Lose the health premium. It's a poll tax. Nothing could be more regressive. They could have done this for half the money they gave up four years ago when they made the wholesale changes to the provincial income tax system, but getting rid of the premium wouldn't have put a quarter of the tax reduction benefit in the hands of people who earn a taxable income over $250K a year, so they went for the "give the rich the money" option, instead.

Quit the P3 talk. The province has the money to build its own schools now - why invite private industry in to charge you rent until the thing falls down? Isn't that essentially accepting debt for future generations? Isn't that precisely what you've been trying to stop? Let government be government - quit trying to cut corners.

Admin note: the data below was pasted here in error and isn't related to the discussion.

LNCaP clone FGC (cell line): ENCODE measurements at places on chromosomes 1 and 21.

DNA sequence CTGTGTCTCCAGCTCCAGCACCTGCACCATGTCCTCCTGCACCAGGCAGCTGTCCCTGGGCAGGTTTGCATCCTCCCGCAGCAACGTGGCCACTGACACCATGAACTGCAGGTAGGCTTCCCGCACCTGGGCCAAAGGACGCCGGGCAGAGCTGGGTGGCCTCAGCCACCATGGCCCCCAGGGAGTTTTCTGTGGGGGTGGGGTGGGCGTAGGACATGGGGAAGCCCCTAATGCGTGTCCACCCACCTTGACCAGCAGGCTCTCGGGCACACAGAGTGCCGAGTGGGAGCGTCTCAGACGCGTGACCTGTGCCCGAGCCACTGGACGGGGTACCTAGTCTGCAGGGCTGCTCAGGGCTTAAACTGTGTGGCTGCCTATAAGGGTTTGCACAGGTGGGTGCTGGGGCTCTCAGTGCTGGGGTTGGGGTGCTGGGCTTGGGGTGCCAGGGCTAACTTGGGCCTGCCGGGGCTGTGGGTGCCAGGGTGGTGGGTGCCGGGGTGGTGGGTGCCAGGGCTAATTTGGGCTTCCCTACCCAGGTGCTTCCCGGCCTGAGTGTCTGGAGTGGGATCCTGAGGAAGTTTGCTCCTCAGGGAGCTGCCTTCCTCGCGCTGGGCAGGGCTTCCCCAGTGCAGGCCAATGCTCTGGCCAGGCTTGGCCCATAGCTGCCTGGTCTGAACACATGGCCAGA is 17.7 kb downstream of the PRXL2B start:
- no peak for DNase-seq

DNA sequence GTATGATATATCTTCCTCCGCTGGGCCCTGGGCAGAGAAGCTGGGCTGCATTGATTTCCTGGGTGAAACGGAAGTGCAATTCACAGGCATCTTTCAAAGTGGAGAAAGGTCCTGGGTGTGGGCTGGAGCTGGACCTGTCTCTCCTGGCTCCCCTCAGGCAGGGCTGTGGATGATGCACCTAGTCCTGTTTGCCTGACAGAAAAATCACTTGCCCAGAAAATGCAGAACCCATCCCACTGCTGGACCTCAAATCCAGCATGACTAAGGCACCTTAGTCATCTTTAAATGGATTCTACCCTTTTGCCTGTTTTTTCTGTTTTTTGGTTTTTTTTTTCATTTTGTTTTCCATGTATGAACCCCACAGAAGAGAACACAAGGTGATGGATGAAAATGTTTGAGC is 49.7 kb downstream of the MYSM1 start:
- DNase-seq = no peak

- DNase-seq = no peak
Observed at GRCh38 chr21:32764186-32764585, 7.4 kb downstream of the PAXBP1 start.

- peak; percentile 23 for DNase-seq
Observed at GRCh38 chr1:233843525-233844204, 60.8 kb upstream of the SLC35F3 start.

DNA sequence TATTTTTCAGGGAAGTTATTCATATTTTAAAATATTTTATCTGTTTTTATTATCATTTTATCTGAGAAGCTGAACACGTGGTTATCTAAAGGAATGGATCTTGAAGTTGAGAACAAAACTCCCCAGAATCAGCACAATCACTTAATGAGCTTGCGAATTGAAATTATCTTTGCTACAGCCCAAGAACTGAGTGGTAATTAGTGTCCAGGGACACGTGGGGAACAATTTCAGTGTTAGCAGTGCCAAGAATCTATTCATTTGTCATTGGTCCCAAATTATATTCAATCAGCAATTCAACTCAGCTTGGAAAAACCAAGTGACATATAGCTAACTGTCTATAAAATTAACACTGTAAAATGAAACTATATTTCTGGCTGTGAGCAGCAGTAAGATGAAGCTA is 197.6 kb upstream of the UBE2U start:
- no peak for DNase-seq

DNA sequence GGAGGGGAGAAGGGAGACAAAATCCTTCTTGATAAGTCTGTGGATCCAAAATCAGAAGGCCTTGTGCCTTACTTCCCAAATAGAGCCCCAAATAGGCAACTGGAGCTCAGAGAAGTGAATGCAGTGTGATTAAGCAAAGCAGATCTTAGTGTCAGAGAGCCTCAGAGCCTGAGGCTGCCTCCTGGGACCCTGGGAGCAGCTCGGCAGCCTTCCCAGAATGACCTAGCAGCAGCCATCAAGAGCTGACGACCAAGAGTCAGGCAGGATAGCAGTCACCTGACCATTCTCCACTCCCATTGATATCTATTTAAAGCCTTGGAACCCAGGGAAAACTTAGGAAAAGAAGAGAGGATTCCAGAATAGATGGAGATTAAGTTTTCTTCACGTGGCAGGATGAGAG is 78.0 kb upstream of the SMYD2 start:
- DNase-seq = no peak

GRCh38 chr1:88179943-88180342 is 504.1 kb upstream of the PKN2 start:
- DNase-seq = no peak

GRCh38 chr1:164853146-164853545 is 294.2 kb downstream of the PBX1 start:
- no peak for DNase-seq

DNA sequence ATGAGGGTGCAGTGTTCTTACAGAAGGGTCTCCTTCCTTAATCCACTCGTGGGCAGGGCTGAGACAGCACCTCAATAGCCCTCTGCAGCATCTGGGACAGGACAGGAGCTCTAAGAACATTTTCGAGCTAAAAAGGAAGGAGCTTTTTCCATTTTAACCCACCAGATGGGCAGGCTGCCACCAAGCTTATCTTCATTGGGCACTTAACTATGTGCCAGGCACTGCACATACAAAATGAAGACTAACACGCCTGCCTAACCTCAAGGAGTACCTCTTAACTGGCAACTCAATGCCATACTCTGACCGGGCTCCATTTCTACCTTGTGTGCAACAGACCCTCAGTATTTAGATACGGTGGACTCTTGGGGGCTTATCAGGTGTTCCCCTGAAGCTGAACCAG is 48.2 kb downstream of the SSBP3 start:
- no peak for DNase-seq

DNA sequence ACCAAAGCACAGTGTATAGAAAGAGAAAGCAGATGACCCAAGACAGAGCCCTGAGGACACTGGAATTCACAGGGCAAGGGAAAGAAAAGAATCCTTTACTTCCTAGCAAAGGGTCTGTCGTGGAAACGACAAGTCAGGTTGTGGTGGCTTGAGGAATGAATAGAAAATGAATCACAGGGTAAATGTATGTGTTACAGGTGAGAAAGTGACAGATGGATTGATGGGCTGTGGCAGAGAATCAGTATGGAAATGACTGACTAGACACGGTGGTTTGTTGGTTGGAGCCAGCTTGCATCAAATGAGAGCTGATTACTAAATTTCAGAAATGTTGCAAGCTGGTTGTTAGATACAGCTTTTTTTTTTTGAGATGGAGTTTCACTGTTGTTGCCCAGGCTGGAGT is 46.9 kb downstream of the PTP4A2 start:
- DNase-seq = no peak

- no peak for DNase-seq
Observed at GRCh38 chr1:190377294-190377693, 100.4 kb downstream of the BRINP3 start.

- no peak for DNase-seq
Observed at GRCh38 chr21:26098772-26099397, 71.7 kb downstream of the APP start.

Find a project. There was all sorts of talk about the great provincially-funded daycare programme in Quebec. Alberta can spend Quebec under the table - make the program the envy of the world. Or perhaps seniors' residences. Perhaps a bullet train between Edmonton and Calgary, to help reduce our carbon emmissions by getting cars off of Highway 2.

Reinvest in the sorts of small-money projects that got cut at the beginning of the "revolution". Help small and rural communities construct or improve community centres. Let some government money help to keep Alberta's arts community vital... never let Calgary's Philharmonic come as close to death as it did last year, ever again, because it would be pathetic if Calgary couldn't sustain an orchestra.

Don't forget the poorest Albertans. A province as wealthy and debt-free as Alberta shouldn't require a single food bank. Make that the top goal for the first debt-free government term: close the door on every food bank in Alberta for lack of use.

This isn't a pipe-dream wish list. This could all be done, if the government set these priorities.